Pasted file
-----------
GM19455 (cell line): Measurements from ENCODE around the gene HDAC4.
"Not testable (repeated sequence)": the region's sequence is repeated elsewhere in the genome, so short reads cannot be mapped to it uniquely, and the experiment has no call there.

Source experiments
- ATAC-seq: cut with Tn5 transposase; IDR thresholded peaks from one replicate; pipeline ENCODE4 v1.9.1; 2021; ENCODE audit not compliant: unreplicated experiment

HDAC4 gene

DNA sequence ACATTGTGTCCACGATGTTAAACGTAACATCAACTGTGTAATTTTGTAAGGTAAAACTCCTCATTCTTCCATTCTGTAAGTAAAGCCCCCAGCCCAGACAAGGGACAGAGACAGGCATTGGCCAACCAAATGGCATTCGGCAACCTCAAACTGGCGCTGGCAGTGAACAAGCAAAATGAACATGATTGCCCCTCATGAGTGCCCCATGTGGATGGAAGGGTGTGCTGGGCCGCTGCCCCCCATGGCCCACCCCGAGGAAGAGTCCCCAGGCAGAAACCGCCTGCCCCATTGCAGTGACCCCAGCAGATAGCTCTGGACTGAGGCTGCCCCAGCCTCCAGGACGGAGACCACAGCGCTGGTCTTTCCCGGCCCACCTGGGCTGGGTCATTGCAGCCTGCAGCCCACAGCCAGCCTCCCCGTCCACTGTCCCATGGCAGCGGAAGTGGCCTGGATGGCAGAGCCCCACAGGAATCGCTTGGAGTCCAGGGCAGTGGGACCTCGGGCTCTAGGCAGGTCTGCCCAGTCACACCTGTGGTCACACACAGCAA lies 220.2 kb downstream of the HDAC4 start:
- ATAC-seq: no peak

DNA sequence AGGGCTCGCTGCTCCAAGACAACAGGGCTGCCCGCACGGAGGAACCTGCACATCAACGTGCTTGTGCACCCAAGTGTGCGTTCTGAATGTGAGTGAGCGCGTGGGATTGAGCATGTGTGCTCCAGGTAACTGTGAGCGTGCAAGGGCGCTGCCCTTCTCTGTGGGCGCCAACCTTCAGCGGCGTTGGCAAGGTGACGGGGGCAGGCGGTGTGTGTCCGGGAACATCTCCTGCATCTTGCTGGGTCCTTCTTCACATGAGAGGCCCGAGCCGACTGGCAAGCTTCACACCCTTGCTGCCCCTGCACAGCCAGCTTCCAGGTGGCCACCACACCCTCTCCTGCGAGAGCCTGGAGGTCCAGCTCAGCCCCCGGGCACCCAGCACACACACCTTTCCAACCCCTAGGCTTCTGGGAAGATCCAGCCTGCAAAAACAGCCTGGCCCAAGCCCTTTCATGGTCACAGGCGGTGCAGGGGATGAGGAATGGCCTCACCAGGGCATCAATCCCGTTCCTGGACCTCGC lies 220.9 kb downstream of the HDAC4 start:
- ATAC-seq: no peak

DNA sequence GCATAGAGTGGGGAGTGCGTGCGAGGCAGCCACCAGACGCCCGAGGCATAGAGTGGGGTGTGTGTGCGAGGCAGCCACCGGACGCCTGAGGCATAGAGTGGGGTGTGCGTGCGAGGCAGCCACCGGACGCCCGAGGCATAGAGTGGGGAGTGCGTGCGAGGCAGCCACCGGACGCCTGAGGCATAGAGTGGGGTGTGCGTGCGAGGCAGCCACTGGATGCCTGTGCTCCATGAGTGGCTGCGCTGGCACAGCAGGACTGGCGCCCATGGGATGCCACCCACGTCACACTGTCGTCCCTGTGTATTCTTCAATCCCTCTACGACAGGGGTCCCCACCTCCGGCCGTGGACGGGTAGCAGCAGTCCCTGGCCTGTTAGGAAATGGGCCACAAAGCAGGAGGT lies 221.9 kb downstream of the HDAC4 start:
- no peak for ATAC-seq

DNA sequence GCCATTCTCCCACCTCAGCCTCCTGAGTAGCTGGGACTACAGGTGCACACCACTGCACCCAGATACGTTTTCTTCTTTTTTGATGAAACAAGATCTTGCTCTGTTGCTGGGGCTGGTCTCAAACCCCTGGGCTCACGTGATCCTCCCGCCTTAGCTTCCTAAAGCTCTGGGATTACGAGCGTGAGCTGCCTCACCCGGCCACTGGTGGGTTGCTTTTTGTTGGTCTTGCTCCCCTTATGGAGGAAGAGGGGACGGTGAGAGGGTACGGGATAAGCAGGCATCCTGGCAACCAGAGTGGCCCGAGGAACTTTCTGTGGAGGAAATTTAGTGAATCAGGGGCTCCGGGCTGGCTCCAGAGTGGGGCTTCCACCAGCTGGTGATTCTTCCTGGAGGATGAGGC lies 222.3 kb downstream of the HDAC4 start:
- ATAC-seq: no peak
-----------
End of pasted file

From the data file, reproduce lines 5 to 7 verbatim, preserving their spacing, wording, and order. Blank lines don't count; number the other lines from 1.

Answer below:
HDAC4 gene

DNA sequence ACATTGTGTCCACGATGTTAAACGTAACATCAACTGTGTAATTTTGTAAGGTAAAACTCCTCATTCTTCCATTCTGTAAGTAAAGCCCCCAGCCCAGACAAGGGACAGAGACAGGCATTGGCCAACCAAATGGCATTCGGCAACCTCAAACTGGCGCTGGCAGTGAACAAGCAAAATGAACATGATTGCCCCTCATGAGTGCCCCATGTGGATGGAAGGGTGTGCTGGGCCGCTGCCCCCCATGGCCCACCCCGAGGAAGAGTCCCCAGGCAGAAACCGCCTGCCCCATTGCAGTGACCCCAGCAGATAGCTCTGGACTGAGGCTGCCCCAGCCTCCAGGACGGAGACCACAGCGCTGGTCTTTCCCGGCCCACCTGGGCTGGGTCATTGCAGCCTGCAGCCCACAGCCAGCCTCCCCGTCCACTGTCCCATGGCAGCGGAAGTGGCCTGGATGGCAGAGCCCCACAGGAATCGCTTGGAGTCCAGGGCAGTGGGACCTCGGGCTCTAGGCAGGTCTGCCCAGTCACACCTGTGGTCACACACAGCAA lies 220.2 kb downstream of the HDAC4 start:
- ATAC-seq: no peak